The pilgrim’s burial was excavated as part of a larger, eight-year-long archaeological project focusing on the leprosarium of St Mary Magdalen. Over 100 individual burials were discovered at this site, including that of the pilgrim, who was identified due to the presence of scallop shell in his grave. This is indeed a well-documented symbol of pilgrimage to Santiago de Compostela, which was gaining in popularity in the 12th century.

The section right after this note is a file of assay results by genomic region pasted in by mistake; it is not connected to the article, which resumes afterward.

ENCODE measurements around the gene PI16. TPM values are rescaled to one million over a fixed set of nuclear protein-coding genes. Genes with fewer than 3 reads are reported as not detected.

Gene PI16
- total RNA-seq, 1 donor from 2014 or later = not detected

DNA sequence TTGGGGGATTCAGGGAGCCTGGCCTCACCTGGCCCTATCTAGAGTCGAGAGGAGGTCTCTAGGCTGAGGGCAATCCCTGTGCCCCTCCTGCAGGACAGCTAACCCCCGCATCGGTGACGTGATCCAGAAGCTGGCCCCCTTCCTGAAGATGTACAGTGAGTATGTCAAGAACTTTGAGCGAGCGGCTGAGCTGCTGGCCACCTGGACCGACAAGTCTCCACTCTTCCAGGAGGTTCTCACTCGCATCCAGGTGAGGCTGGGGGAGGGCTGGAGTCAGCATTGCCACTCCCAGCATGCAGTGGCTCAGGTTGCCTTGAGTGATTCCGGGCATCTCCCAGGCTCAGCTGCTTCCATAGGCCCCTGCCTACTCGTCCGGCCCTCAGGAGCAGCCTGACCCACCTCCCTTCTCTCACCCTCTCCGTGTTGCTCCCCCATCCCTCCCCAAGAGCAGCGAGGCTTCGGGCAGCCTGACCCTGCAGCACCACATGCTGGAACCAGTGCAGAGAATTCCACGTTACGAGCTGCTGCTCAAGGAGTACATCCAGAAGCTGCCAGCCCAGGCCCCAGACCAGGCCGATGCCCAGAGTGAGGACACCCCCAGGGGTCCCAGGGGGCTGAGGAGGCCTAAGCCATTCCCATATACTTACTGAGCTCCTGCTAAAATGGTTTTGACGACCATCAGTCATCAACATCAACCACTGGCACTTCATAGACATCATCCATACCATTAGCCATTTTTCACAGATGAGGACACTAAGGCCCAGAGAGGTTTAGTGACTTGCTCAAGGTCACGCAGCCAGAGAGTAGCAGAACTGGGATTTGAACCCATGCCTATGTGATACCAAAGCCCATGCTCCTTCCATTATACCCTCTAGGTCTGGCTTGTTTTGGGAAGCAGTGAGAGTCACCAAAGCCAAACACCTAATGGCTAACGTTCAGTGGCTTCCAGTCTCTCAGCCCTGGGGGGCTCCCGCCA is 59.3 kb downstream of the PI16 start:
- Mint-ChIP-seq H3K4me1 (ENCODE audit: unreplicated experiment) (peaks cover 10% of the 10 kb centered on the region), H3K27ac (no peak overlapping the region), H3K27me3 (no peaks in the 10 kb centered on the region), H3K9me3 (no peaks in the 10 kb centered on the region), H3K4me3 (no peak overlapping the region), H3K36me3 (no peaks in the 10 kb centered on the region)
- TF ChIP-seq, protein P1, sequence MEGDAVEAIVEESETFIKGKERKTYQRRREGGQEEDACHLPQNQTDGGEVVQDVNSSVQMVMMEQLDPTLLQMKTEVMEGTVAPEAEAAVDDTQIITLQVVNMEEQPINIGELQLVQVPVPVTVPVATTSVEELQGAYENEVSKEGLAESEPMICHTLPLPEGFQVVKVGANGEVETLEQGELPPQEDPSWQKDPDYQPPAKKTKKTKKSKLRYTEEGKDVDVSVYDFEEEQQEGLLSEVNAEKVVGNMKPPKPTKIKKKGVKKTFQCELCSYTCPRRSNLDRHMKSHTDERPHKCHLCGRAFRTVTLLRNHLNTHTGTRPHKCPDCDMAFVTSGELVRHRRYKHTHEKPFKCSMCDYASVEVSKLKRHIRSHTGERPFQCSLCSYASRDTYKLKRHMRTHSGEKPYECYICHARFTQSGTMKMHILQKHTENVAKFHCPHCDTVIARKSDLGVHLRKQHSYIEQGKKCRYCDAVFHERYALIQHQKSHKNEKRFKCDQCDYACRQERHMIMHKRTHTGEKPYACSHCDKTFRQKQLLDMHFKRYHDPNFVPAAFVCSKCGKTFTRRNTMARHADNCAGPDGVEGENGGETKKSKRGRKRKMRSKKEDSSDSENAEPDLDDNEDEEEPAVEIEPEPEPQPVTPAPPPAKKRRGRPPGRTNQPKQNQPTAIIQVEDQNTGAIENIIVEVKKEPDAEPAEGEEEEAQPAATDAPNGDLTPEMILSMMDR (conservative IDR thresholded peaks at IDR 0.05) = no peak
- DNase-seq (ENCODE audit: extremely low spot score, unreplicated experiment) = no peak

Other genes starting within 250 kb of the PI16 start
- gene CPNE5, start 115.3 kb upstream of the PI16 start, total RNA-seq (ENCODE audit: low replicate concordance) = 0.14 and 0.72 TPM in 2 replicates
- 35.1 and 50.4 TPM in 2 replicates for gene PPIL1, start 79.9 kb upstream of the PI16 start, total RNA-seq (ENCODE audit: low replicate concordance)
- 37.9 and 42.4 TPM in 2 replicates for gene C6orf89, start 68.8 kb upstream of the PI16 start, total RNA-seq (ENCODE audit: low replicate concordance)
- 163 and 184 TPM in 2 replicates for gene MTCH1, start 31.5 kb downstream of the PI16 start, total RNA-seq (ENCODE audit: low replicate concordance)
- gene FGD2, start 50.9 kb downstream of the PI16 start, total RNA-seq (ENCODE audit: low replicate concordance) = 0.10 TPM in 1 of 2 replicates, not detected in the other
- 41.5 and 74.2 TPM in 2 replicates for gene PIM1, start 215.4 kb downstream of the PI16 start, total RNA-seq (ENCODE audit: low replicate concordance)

It represents the first burial of a pilgrim suffering from leprosy documented in Western Europe, which is one of the reasons that the archaeologists chose to analyse it in details. The complete findings are now published in PLOS Neglected tropical diseases.
Story: Léa Surugue, IBT | Photo: Roffey, S. and colleagues, PLOS Neglected Tropical Diseases